This simply proves that building an education career with a more qualifications will result high probability in the opportunities of employment, hence the more you equip yourself with education and qualifications the more you will like get a job. In horn of Africa countries there is also barriers in getting a job at the right way, these factors might also discourage the person in a lot of ways, therefore tackling these problems and barriers like tribalism, corruption, and others will make thigs better for the youth in this region specially the women.



The validity of applying H. H. Kelley’s covariation attribution model Though there have been several definitions of voluntary and involuntary unemployment in the economics literature, a simple distinction is often applied. Voluntary unemployment is attributed to the individual’s decisions, whereas involuntary unemployment exists because of the socio-economic Factors effecting graduates and employability in Horn of African environment (including the market structure, government intervention, and the level of aggregate demand) in which individuals operate. In these terms, much or most of frictional unemployment is voluntary, since it reflects individual search behavior. Voluntary unemployment includes workers who reject low wage jobs whereas involuntary unemployment includes workers fired due to an economic crisis, industrial decline, company bankruptcy, or organizational restructuring.


Much technological unemployment (e.g. due to the replacement of workers by machines) might be counted as structural unemployment. Alternatively, technological unemployment might refer to the way in which steady increases in labour productivity mean that fewer workers are needed to produce the same level of output every year. The fact that aggregate demand can be raised to deal with this problem suggests that this problem is instead one of cyclical unemployment. As indicated by Okun’s Law, the demand side must grow sufficiently quickly to absorb not only the growing labour force but also the workers made redundant by increased labour productivity. Otherwise, we see a jobless recovery such as those seen in the United States in both the early 1990s and the early 21st century.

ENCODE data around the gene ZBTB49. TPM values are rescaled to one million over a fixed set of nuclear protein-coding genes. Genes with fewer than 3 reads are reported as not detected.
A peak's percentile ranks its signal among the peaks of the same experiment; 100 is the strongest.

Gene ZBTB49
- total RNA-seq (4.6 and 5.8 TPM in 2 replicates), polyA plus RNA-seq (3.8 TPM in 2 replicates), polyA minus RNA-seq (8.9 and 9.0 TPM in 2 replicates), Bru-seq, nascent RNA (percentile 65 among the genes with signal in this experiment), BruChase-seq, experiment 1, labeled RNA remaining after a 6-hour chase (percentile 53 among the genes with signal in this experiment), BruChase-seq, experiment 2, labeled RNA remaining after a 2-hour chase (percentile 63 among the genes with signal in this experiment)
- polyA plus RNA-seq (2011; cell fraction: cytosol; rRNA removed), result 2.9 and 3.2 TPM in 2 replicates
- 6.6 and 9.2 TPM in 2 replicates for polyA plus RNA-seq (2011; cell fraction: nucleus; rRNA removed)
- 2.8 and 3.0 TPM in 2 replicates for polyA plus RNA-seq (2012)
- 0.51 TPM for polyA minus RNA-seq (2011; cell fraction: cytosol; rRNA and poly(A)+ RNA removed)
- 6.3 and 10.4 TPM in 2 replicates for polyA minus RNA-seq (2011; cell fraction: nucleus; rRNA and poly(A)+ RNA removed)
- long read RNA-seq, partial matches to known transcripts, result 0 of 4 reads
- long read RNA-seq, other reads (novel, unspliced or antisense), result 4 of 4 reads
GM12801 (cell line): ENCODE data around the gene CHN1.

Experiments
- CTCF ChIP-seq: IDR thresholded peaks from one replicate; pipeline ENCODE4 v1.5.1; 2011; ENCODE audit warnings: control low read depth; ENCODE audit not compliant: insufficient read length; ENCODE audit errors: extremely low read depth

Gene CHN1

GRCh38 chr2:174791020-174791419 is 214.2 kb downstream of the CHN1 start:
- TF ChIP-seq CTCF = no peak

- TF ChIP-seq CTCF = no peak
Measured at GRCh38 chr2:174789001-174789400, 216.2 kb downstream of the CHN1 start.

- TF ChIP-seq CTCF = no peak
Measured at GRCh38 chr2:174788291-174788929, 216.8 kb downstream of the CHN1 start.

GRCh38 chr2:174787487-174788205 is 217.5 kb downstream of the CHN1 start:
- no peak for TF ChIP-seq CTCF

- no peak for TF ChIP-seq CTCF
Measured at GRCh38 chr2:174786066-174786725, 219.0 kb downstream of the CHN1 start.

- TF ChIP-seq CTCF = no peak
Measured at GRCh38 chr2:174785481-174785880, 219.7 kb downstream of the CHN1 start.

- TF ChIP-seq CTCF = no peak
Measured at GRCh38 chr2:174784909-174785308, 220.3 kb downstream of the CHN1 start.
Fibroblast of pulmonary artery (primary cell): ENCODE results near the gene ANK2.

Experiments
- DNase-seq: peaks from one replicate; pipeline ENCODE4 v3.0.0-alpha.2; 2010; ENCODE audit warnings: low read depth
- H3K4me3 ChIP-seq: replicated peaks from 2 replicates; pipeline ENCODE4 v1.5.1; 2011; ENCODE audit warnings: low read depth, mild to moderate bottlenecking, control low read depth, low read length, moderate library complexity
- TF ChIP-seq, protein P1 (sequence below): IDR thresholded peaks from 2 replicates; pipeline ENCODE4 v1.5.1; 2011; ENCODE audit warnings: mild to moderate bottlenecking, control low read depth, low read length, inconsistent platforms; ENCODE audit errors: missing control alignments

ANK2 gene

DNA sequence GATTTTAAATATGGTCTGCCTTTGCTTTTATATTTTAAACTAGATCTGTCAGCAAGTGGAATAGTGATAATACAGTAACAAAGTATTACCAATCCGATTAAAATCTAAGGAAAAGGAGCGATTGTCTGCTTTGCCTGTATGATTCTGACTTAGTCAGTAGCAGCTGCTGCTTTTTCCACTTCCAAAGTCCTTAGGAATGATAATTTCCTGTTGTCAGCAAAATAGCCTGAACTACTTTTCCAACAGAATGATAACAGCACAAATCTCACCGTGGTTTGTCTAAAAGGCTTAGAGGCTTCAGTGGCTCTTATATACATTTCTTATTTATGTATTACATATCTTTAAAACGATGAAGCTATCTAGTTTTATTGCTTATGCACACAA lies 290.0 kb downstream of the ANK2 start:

Finally, this region needs to develop many sectors which will facilitate the economic growth and development such as; educating young people because they are the future of this region and making them feel that they can change this horn of Africa to a better one, a well taught generation that have a full knowledge about how to eradicate; poverty, corruption, economics crisis, government crisis and could be the backbone of this region. Job creating in horn of Africa will be the best step forward and to make this happen we need a joint force of public sector, private sector, and the other part of this regions community, so we can boost our human capital with skills, manufacturing, agriculture, and other commodities which will result a development in every sector and will make this region more developed and much better than this one.


  • AGCAS-CSU-IER 1996 Great Expectations. Department for Education and Employment, London.
  • Calmfors, L. and P. Skedinger (1995), Does Active Labour Market Policy Increase Employment? Theoretical Considerations and Some Empirical Evidence from Sweden. Oxford Review of Economic Policy, 11, 91-109.

W/B: Mukhtar Mahdi Aden

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The views expressed in this article are the author’s own and do not necessarily reflect Horndiplomat editorial policy.